Erie County Legislature Acts to Protect County Employees in Wake of Janus Decision

Modified: October 31, 2018 3:02pm

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07/16/2018

Janus reso

FOR IMMEDIATE RELEASE

DATE: July 16, 2018       

CONTACT: Erich Weyant | 716-796-1649 | erich.weyant@outlook.com

 

Erie County Legislature Acts to Protect County Employees in Wake of Janus Decision

Legislators and labor leaders discuss the decision’s local impact, and steps that they are taking to protect county workers’ privacy

(Erie County, NY) Members of the Democratic Caucus of the Erie County Legislature stood today with representatives from the Civil Service Employee Association, the American Federation of State, County and Municipal Employees, the International Brotherhood of the Teamsters and other labor organizations to assert their support for unions, especially public sector unions, in the wake of the US Supreme Court Janus ruling. The legislators also discussed the risks to County employees who elect to resign their membership in a public union, as well as the steps the Erie County Legislature just took to prevent political groups from obtaining county workers’ personal information.

On June 27, 2018, a closely divided Supreme Court overruled 41 years of precedent and found that public sector employees who are represented by a union, but who wish to not be a union member and are paying agency fees, are no longer required to pay such fees to the union, but that the union must nonetheless represent such non-members in most instances, thereby creating what have been called “free riders.”

Anticipating such a decision, nationally-funded outside anti-union interest groups have mounted campaigns to encourage unionized public employees around the country to resign their membership and become free riders. In New York, teachers received emails from the Mackinac Center for Public Policy, a conservative public policy institute associated with U.S. Department of Education Secretary Betsy DeVos encouraging them to resign their membership in the union.

To avoid exposing Erie County employees to such campaigns, the Legislature passed a bipartisan resolution submitted by the Democratic majority in an 8-3 vote at its legislative session on July 12.  That resolution that would bar groups from obtaining county employees’ personal information, including, but not limited to, employee home addresses, personal email addresses, and personal telephone numbers, unless compelled to do so by lawful service of subpoena, or otherwise required by court or law. The resolution does not apply to employee organizations as defined by Article 14 of NY Civil Service Law.

The resolution noted that the Erie County Legislature wishes to avoid having such divisive campaigns launched upon the employees of Erie County government, which has a long and productive history of positive and mutually-beneficial labor-management relations that has served the community well.

“We are not going to allow the hard-working employees of Erie County to be tossed around like footballs between rival political teams,” said Erie County Legislator John Bruso. “This resolution will help protect their privacy and avoid a needless politicization of the county workforce due to outside partisan groups.”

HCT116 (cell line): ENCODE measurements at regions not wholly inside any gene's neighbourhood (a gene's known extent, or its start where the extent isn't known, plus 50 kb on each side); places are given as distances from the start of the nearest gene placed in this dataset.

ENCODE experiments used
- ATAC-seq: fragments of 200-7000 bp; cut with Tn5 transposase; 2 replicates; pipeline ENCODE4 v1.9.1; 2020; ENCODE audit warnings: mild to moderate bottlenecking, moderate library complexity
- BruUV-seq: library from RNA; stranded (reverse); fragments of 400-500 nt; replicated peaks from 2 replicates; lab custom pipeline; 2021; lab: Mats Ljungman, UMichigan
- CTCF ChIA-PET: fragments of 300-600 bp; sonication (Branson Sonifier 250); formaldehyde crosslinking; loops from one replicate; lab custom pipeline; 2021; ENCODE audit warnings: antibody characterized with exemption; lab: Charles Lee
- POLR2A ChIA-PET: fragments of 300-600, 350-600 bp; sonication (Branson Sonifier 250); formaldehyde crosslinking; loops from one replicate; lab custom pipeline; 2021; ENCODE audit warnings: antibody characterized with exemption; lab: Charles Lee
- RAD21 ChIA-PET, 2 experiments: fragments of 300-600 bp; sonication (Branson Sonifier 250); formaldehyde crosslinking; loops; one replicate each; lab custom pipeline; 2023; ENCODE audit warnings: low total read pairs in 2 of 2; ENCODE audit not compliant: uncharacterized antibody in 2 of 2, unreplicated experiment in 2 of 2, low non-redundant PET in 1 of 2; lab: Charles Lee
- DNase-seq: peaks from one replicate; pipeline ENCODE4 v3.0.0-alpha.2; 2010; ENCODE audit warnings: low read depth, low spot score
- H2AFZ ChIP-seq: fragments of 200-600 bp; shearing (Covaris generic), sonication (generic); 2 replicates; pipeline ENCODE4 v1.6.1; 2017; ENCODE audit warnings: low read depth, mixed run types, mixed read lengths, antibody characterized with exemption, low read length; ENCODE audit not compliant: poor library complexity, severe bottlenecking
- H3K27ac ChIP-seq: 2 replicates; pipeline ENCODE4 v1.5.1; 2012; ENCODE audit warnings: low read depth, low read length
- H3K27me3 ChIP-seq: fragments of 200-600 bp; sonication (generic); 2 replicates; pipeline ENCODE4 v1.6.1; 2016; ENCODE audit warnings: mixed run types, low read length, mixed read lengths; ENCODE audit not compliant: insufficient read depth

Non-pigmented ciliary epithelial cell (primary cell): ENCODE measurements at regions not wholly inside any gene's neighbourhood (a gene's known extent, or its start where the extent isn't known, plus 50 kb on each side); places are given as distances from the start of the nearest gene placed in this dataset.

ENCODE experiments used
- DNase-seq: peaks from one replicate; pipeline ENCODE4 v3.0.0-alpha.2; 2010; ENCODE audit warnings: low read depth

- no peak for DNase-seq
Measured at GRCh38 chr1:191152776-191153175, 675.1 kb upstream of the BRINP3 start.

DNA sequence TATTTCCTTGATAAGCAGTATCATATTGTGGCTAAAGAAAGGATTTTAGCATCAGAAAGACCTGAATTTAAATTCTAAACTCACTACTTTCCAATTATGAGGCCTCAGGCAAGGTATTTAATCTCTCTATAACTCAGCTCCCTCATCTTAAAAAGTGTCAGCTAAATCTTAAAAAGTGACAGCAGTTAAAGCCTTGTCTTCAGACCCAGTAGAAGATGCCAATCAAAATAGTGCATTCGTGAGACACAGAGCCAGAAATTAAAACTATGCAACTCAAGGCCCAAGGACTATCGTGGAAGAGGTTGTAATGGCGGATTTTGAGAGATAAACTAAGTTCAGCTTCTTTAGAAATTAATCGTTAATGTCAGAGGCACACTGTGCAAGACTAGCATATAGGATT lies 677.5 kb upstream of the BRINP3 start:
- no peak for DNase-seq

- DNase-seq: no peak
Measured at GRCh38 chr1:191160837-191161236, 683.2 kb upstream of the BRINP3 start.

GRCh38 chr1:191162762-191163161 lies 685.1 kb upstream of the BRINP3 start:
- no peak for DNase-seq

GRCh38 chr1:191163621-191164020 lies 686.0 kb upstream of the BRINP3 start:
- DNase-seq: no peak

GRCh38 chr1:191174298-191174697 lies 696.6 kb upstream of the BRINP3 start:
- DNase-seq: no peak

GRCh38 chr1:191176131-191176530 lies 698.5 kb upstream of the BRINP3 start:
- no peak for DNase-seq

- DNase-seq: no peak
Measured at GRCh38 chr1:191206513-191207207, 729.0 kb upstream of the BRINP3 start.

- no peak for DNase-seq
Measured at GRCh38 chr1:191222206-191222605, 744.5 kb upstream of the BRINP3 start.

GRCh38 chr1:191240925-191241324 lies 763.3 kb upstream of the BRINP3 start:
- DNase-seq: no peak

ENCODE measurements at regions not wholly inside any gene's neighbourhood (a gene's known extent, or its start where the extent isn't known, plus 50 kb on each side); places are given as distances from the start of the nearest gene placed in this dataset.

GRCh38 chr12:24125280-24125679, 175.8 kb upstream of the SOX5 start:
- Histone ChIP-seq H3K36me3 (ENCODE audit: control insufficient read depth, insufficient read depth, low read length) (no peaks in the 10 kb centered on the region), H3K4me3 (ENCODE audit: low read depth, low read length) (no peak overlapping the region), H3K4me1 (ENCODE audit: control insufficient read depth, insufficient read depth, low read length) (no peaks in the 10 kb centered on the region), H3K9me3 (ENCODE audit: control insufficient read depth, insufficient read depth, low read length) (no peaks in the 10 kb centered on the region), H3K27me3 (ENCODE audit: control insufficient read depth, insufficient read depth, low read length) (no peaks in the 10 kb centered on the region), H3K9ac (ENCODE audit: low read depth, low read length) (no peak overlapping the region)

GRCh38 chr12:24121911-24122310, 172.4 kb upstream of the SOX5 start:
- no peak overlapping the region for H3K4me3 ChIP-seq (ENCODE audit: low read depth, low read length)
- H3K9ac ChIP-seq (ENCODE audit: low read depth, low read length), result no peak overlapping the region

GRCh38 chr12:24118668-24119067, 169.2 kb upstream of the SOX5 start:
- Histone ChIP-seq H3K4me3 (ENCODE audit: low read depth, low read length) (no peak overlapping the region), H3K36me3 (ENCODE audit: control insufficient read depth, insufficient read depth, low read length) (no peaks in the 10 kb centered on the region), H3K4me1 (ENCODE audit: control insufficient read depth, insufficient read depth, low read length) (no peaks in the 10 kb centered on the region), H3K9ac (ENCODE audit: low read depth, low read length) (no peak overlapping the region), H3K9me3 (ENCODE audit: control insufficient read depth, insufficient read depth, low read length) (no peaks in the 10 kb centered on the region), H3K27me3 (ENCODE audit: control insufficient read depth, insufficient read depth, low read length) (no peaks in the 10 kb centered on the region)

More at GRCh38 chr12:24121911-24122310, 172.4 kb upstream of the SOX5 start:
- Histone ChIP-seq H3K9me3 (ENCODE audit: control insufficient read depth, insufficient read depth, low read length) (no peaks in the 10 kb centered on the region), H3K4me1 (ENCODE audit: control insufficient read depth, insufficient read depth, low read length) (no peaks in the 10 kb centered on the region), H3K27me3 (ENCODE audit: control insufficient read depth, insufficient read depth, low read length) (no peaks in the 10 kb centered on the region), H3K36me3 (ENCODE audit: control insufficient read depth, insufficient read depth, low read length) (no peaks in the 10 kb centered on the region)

On April 12, 2018, in expectation of a Janus ruling against unions, New York State Governor Andrew M. Cuomo signed into law an amendment to the Taylor Law. The amendment requires public sector unions not to provide representation to public employees who choose not to be a member of a union and who decline to pay union membership dues.

“Public employees should understand the risks they are assuming in order to save a few dollars,” said Erie County Legislature Majority Leader April N. M. Baskin. “While public sector employees are entitled to make their own decisions, ending union membership can leave them vulnerable to a loss of union representation in situations such as grievances, arbitrations, discipline or discharge. I urge them to weigh the costs and consequences.”

“It is very difficult to negotiate successfully when there are people in the organization who are not participating, and are allowed to stand outside and reap the benefits,” said Richard Lipsitz, Jr., President of the Area Labor Federation. “I thank the members of the Democratic Caucus for taking the initiative to pass this resolution and encourage other municipalities to follow their lead."

“There is a clear correlation between the decline in union membership and the decline of the American middle class,” said Erie County Legislator Pat Burke. “Stagnant wages, job insecurity and the erosion of our quality of life can all be traced back to the sustained attack on labor that the right has been engaged in for almost forty years. I am proud to stand with the hard-working men and women in organized labor and pledge that no taxpayer dollars will be used to fund efforts to encourage employees of Erie County to resign their membership.”

Certified copies of the resolution were transmitted to the County Executive, Commissioners of Personnel and Labor Relations, and to the presidents of CSEA Local 800, AFSCME Local 1095, NYSNA, Teamsters Local 264, Sheriff PBA, CSEA Correctional Unit, and the Librarians Association.

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